Socialist Worker

Trade unionists say, 'We must take to the streets to show our anger'

Issue No. 2366

People across Britain are gearing up to demonstrate outside the Tory party conference to defend the NHS. Workers and campaigners spoke to Socialist Worker about why it’s important for everyone to be

out on Sunday 29 September.

Matt Proom is a social worker and steward in South Gloucestershire Unison. “Our union branch has booked a coach,” he said. 

“I’m not just angry about the NHS and the local authority cuts. The Tories and Liberal Democrats are changing society for the worse. 

“We have to take to the streets to show how angry and frustrated we are that they keep getting away with it.

“Union leaders could do a lot more than a demo. We need to get coordinated strikes happening. 

“Our members are saying, ‘We’ve got pay cuts and can’t pay the rent.’ Our workloads are going up because things are getting tough. Poverty is hitting every area of social care. 

“Businesses are failing and people can’t pay their mortgages. A lot of people are turning to alcohol and drugs.”

Charlene is a worker and GMB member at a hospital in Plymouth. She told Socialist Worker, “I’m angry about the austerity that they expect us to swallow. I’m also angry at the demonisation of people on benefits.

 “The Tories continue to use statistics they’ve been told are inaccurate. It’s very divisive. If we’re all angry at each other then we won’t blame Tories. It’s a smokescreen and an insult to our intelligence.

“We only got a 1 percent pay increase. Then there’s inflation and they’re finding new ways to tax people.

 “I’m a full time worker with a council house, but I’m in debt. 

“In the GMB office we’re speaking to members about a host of things. We need some sort of large scale action.”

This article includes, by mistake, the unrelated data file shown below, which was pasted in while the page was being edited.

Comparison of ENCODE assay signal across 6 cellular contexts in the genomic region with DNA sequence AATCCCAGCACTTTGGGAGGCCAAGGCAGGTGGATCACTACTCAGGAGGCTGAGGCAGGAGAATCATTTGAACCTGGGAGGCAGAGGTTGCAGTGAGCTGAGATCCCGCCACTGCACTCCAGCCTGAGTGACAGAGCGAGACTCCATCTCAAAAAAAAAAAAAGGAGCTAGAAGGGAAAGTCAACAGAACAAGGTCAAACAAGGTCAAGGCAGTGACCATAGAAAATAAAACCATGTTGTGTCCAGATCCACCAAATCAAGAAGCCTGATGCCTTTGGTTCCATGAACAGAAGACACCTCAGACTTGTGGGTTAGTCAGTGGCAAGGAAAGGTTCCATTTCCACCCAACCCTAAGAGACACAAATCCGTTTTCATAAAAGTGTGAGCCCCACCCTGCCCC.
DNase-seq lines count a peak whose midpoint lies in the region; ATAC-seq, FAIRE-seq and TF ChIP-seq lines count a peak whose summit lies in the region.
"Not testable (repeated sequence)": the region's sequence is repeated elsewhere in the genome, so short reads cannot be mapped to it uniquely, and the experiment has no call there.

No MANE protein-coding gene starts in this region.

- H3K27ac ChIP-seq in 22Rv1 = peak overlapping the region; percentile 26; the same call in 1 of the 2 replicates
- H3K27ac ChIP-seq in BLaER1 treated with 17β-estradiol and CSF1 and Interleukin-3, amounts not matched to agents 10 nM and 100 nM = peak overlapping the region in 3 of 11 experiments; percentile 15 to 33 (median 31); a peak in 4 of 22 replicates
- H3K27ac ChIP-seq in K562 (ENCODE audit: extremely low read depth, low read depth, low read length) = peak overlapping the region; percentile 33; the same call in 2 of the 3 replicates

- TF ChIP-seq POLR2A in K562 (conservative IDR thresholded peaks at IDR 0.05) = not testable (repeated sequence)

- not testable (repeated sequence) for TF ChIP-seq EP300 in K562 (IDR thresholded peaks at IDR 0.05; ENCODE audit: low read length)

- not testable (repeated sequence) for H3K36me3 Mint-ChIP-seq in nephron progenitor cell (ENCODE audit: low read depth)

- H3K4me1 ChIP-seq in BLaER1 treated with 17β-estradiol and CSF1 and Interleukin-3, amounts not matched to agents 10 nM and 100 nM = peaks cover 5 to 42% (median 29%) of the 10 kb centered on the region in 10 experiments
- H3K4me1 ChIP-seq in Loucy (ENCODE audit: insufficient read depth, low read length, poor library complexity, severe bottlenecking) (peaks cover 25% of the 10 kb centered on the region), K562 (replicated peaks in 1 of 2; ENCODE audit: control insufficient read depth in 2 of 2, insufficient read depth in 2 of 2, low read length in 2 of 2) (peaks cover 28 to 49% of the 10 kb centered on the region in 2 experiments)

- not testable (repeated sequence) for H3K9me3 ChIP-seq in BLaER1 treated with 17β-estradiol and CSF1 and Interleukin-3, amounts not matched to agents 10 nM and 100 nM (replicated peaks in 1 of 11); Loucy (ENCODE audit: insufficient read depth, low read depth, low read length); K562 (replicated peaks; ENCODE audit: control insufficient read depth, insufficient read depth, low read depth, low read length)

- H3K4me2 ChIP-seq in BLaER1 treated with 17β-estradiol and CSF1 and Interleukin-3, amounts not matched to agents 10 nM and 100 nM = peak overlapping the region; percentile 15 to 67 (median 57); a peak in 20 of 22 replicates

Bedroom tax activists are among those who are organising transport for 29 September demonstration. “We only made the decision a week ago, and we’ve already got 25 people booked.” Linda Charnock, of Bolton Against the Bedroom Tax, told Socialist Worker. 

“People are angry as well as frustrated,” she said. “After four months of the bedroom tax people are having to choose between paying it and doing the shopping.

“But having a campaign has given people an alternative—and now that campaign is going all out for the September demo.

“The bedroom tax can be overturned,” said Linda. “People can see others are not paying the tax and that gives them confidence.

“We’re standing together. People know that if it comes to court dates or evictions we’ll stand with them.

“That’s the message we’re taking to the Tories in Manchester.”

PCS pledges funds for transport

The pcs union has set aside £25,000 to help fund transport for the demonstration on Sunday 29 September.

The union is consulting its members over the next steps in fighting austerity. Sue Bond, a member of the union’s national executive, spoke to Socialist Worker in a personal capacity.

“The PCS consultations are building around the demo on 29 September,” she said. “Many members are really, really keen to go. 

“So many people are angry about what’s been done by this government. Building for the demonstration is part of building the fightback. 

“When there’s no action, confidence can subside. If we don’t do something, the Tories will keep coming back for more. However when we’re united, we can win.”

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Tue 13 Aug 2013, 16:11 BST
Issue No. 2366
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